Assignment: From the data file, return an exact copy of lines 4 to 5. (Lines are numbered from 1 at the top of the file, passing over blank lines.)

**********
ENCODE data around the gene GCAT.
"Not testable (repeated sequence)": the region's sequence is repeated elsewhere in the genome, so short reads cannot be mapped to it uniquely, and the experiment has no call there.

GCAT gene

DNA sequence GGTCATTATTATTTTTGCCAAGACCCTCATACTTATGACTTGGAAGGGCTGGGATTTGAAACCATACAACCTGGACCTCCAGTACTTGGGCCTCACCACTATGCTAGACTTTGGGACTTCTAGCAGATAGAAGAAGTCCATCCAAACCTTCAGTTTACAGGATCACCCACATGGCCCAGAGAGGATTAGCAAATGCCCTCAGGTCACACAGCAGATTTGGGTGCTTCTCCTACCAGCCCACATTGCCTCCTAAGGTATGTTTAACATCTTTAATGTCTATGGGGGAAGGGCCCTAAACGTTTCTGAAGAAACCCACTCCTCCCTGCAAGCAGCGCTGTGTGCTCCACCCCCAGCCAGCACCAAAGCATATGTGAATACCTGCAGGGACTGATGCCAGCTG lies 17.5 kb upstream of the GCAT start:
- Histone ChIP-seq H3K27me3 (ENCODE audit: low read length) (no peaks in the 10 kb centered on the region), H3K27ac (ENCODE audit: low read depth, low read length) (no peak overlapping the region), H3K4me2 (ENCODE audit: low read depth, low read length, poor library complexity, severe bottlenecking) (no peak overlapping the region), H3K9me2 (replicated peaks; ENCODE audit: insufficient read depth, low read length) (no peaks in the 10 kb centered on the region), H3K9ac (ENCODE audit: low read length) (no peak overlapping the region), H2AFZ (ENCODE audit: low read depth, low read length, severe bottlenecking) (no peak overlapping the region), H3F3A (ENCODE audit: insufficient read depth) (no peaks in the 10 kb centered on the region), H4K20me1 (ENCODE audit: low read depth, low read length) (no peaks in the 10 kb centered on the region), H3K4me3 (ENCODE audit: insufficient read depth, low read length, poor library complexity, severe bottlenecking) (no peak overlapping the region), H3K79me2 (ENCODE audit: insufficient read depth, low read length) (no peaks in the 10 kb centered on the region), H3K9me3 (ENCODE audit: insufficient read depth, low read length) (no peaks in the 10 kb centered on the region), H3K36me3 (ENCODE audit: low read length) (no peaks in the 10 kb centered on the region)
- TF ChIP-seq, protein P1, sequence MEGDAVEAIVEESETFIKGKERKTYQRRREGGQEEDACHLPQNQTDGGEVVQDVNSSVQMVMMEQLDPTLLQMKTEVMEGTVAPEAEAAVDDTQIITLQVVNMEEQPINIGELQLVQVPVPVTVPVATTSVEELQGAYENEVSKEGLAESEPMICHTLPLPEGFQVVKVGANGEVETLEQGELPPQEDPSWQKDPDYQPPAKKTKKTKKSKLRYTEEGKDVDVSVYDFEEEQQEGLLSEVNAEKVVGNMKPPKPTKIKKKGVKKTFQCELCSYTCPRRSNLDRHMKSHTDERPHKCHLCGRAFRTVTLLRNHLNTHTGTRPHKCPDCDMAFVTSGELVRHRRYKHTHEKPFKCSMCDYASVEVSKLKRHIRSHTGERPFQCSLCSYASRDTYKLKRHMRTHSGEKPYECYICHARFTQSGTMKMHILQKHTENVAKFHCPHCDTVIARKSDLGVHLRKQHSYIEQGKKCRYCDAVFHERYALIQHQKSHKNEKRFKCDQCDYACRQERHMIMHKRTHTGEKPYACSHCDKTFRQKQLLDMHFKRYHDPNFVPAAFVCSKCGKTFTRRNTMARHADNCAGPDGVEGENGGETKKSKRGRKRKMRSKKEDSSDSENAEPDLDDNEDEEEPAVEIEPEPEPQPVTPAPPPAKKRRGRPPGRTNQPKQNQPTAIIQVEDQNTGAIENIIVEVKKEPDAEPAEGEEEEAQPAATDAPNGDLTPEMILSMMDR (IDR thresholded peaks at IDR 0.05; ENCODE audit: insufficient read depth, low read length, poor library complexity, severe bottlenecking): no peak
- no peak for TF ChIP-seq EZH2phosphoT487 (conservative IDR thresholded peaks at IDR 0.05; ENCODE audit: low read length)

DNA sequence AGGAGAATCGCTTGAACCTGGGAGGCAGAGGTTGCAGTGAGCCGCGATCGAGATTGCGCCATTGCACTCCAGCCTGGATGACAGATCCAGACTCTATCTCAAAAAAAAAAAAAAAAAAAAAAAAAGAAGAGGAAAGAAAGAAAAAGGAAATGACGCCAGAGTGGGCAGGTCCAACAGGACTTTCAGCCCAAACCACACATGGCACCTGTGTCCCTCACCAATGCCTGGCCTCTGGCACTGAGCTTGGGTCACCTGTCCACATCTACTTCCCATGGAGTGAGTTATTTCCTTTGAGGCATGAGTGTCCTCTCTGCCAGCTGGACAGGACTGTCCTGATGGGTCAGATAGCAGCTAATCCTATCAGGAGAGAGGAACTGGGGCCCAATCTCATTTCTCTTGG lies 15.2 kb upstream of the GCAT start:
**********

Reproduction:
DNA sequence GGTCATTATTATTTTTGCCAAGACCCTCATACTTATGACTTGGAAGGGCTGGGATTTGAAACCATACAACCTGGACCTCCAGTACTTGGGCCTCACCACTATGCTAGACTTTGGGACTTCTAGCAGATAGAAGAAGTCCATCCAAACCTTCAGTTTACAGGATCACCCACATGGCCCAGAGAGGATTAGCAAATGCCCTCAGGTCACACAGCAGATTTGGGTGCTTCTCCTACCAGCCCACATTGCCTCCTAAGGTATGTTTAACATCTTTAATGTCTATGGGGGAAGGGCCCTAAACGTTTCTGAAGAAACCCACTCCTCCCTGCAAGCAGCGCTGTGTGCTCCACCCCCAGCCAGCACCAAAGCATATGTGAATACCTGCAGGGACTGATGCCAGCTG lies 17.5 kb upstream of the GCAT start:
- Histone ChIP-seq H3K27me3 (ENCODE audit: low read length) (no peaks in the 10 kb centered on the region), H3K27ac (ENCODE audit: low read depth, low read length) (no peak overlapping the region), H3K4me2 (ENCODE audit: low read depth, low read length, poor library complexity, severe bottlenecking) (no peak overlapping the region), H3K9me2 (replicated peaks; ENCODE audit: insufficient read depth, low read length) (no peaks in the 10 kb centered on the region), H3K9ac (ENCODE audit: low read length) (no peak overlapping the region), H2AFZ (ENCODE audit: low read depth, low read length, severe bottlenecking) (no peak overlapping the region), H3F3A (ENCODE audit: insufficient read depth) (no peaks in the 10 kb centered on the region), H4K20me1 (ENCODE audit: low read depth, low read length) (no peaks in the 10 kb centered on the region), H3K4me3 (ENCODE audit: insufficient read depth, low read length, poor library complexity, severe bottlenecking) (no peak overlapping the region), H3K79me2 (ENCODE audit: insufficient read depth, low read length) (no peaks in the 10 kb centered on the region), H3K9me3 (ENCODE audit: insufficient read depth, low read length) (no peaks in the 10 kb centered on the region), H3K36me3 (ENCODE audit: low read length) (no peaks in the 10 kb centered on the region)